Interesting links: December 2018

Asperatus clouds

Interesting links: November 2018

Orbital sunrise (credit: ESA/NASA)

 

Happy Holidays!

Interesting links: October 2018

 

41586_2018_604_Fig5_ESM
Unattached Vortex above floating dandelion seeds (Copyright: Nature)

 

The doctor noticed that the student’s head seemed a little larger than normal and he referred him to Dr Lorber for further examination.

Dr Lorber examined the boy’s head by Cat-scan to discover that the student had virtually no brain …

In hydrocephalus the cerebrospinal fluid, which circulates through brain channels called ventricles builds up pressure that balloons up the ventricles pressing the overlying brain tissue against the cranium. This insult from within causes a loss of brain matter and many hydrocephalics suffer intellectual and physical impairment …

Hydrocephalus is usually fatal in the first months of childhood and, if an individual survives, he/she is usually seriously handicapped. However, the Sheffield student lived a normal life and graduated with an honours degree in mathematics.

Interesting links: September 2018

 

Ancient cities in northern Guatemala, discovered through jungle-penetrating LIDAR.

 

New movie trailers!

Decided to relax a bit tonight and catch up on trailers of upcoming movies, here are the ones I’m excited about:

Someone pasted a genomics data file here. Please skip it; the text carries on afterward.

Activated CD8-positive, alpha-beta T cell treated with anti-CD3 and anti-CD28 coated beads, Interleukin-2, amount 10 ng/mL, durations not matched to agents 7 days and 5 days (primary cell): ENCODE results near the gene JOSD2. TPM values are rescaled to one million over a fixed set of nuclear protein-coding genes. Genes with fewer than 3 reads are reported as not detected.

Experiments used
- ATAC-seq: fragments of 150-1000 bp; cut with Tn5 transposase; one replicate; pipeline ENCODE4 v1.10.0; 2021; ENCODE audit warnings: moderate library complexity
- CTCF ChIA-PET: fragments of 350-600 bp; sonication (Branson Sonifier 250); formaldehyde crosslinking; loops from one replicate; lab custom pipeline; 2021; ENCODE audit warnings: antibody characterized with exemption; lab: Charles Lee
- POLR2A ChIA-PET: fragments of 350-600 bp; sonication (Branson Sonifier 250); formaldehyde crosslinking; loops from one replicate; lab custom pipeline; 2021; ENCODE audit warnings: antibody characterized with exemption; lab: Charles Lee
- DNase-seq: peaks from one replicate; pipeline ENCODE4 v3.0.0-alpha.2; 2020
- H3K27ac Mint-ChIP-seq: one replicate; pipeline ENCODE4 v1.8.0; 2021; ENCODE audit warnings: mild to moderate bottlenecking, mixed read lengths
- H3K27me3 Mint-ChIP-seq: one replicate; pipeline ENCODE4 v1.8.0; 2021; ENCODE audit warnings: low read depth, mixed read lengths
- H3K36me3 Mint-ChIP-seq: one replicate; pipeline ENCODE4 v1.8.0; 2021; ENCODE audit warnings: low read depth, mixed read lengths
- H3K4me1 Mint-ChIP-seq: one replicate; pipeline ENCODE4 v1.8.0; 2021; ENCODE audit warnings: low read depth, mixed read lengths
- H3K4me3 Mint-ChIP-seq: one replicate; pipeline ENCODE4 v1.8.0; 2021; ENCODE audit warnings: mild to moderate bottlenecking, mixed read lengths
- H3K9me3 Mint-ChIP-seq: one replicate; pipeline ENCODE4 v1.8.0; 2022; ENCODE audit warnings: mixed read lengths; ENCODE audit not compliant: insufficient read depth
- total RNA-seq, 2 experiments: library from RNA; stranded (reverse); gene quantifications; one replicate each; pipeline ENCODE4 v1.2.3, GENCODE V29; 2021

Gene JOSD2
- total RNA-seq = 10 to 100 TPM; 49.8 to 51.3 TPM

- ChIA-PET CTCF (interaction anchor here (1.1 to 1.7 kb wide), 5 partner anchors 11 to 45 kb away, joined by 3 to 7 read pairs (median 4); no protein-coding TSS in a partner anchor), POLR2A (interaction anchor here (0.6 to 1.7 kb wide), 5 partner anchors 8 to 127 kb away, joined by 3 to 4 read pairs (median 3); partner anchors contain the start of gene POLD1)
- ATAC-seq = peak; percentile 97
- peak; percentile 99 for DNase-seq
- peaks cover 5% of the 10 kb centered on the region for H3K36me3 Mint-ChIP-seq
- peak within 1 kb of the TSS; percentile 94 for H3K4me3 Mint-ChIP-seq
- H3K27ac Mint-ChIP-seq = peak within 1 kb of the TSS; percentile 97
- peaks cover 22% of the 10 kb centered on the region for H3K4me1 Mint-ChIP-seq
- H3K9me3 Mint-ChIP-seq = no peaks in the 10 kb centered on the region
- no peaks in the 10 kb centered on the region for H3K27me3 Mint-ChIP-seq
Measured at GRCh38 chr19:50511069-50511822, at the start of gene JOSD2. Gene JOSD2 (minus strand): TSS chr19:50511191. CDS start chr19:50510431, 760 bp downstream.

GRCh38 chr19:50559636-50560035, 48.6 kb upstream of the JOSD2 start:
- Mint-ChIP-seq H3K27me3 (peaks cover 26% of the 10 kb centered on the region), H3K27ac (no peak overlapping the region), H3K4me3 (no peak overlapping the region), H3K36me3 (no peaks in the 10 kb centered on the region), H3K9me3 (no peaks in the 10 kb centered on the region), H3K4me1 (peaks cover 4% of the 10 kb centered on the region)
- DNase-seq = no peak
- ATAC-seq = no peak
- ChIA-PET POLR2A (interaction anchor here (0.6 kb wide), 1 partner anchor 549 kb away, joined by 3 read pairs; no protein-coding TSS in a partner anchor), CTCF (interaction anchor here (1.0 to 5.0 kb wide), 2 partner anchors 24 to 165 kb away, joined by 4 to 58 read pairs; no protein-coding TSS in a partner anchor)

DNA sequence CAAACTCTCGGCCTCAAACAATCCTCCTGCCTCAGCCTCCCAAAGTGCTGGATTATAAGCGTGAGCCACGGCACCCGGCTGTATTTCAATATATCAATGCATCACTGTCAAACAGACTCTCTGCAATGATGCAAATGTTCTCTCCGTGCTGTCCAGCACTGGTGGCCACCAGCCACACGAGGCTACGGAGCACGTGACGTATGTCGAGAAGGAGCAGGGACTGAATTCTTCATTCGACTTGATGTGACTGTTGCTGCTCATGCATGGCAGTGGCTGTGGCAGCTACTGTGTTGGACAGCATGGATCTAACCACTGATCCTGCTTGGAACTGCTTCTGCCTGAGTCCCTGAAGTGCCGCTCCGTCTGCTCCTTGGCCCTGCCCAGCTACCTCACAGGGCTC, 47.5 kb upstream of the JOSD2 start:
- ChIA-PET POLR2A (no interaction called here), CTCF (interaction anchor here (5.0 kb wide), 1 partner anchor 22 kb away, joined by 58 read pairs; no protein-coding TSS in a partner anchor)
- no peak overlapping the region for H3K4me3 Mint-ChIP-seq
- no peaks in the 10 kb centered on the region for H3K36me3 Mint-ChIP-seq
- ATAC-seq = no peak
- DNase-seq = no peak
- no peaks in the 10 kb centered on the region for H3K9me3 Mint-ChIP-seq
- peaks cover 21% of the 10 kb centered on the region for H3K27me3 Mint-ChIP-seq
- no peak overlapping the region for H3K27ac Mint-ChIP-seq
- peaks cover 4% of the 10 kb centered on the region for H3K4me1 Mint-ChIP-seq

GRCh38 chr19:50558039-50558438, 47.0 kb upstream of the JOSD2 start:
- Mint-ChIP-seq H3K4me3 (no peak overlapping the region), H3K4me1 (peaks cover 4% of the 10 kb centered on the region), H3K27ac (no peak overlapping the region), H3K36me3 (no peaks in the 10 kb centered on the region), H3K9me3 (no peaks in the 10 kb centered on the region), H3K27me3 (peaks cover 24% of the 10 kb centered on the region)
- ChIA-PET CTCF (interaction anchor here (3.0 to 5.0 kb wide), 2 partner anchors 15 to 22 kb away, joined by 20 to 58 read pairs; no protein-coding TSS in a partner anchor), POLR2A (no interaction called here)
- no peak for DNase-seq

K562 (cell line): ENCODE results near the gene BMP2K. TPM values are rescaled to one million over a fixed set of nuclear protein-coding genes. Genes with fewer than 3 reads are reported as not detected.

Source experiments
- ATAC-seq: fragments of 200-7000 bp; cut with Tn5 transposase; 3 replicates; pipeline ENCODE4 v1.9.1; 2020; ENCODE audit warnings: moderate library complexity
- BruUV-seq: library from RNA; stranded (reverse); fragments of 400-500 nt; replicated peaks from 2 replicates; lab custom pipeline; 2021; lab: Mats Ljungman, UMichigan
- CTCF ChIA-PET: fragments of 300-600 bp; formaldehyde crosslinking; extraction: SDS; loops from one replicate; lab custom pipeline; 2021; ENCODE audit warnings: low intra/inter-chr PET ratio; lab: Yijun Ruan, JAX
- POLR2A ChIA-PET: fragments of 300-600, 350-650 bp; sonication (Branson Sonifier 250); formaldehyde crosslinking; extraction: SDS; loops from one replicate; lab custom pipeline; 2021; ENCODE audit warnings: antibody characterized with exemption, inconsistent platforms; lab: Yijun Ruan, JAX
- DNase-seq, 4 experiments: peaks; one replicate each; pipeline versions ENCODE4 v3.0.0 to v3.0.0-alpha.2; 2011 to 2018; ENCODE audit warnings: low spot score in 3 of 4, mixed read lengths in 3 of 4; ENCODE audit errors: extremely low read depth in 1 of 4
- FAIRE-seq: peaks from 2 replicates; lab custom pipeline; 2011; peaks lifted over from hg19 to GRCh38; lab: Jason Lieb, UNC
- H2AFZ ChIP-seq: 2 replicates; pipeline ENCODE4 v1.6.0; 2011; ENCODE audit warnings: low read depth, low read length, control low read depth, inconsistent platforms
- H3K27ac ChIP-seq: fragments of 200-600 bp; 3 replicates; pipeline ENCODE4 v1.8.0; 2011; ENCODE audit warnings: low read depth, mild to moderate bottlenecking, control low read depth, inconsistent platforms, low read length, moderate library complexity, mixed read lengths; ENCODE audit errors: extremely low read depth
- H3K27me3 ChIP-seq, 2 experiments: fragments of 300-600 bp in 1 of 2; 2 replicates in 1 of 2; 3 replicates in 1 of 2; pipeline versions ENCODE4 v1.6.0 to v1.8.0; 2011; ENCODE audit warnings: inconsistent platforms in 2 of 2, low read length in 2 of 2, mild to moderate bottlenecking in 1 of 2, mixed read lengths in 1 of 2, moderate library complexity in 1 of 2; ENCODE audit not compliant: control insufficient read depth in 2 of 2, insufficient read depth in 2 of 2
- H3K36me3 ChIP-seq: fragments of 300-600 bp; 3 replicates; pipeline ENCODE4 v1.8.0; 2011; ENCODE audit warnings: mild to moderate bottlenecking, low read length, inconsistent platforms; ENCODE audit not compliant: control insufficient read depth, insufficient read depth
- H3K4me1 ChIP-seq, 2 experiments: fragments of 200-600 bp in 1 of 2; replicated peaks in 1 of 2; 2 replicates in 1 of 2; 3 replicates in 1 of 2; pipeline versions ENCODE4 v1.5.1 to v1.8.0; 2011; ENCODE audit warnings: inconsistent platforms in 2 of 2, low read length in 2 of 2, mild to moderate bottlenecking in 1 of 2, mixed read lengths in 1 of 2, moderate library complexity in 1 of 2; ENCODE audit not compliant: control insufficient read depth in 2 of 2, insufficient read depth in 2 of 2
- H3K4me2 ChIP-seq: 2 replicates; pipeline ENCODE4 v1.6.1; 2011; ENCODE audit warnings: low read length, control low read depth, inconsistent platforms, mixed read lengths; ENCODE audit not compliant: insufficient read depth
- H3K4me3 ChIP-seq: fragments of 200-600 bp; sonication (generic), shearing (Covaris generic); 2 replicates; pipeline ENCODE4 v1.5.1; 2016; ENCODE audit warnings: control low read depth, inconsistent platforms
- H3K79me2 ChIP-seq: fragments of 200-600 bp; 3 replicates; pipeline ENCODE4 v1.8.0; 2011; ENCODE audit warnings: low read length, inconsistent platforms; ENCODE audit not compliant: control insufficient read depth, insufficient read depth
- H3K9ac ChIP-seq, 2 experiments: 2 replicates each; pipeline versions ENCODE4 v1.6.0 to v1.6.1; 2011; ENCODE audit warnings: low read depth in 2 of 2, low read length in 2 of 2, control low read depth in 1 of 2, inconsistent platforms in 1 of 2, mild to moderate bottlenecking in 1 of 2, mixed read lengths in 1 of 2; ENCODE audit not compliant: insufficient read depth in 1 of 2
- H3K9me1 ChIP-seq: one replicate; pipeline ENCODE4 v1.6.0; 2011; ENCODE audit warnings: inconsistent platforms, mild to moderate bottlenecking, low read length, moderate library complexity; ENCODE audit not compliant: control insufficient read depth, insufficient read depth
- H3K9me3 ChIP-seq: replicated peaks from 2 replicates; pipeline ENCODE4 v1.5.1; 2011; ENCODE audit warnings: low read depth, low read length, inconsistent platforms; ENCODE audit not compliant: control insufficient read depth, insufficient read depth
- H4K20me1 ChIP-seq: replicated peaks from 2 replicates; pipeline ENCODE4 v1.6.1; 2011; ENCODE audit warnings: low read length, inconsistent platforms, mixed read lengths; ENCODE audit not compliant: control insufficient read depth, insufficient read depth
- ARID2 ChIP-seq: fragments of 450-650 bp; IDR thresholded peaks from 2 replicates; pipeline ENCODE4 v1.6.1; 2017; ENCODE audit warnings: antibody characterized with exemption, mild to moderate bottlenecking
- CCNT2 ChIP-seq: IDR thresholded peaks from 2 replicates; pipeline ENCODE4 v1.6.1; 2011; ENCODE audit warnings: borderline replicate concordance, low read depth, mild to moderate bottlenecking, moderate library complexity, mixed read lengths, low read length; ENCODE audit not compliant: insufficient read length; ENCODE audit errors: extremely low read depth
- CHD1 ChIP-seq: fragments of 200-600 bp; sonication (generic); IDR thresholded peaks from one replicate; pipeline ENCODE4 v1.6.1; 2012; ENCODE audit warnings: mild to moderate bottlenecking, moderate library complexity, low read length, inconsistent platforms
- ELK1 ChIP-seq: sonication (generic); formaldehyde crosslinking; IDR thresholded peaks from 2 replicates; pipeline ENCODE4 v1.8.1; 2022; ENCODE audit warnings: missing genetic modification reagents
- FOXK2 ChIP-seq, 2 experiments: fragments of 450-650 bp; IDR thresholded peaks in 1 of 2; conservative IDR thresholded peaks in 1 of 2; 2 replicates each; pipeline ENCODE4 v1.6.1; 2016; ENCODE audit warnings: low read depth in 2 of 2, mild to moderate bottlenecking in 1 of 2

General interesting links: August 2018

 

Five hundred meters across, with four-and-a-half thousand active panels.

 

Last month’s bunch of interesting links:

General interesting links: July 2018

Last month’s bunch of random stuff:

Though Predatorenjoys a warm reception from science fiction and horror fans, many don’t give it due credit for its tact and intelligence. What begins as an action film slowly morphs into one of the most effective and unsettling horror movies ever made. Predator meticulously picks apart genre expectations, destroying the ’80s action hero archetype and creating a villain that to this day outshines the film’s leading man.

Some of the more pessimistic commentators at the time of the credit crunch, myself included, said that the aftermath of the crash would dominate our economic and political lives for at least ten years. What I wasn’t expecting – what I don’t think anyone was expecting – was that ten years would go by quite so fast. At the start of 2008, Gordon Brown was prime minister of the United Kingdom, George W. Bush was president of the United States, and only politics wonks had ever heard of the junior senator from Illinois; Nicolas Sarkozy was president of France, Hu Jintao was general secretary of the Chinese Communist Party, Ken Livingstone was mayor of London, MySpace was the biggest social network, and the central bank interest rate in the UK was 5.5 per cent.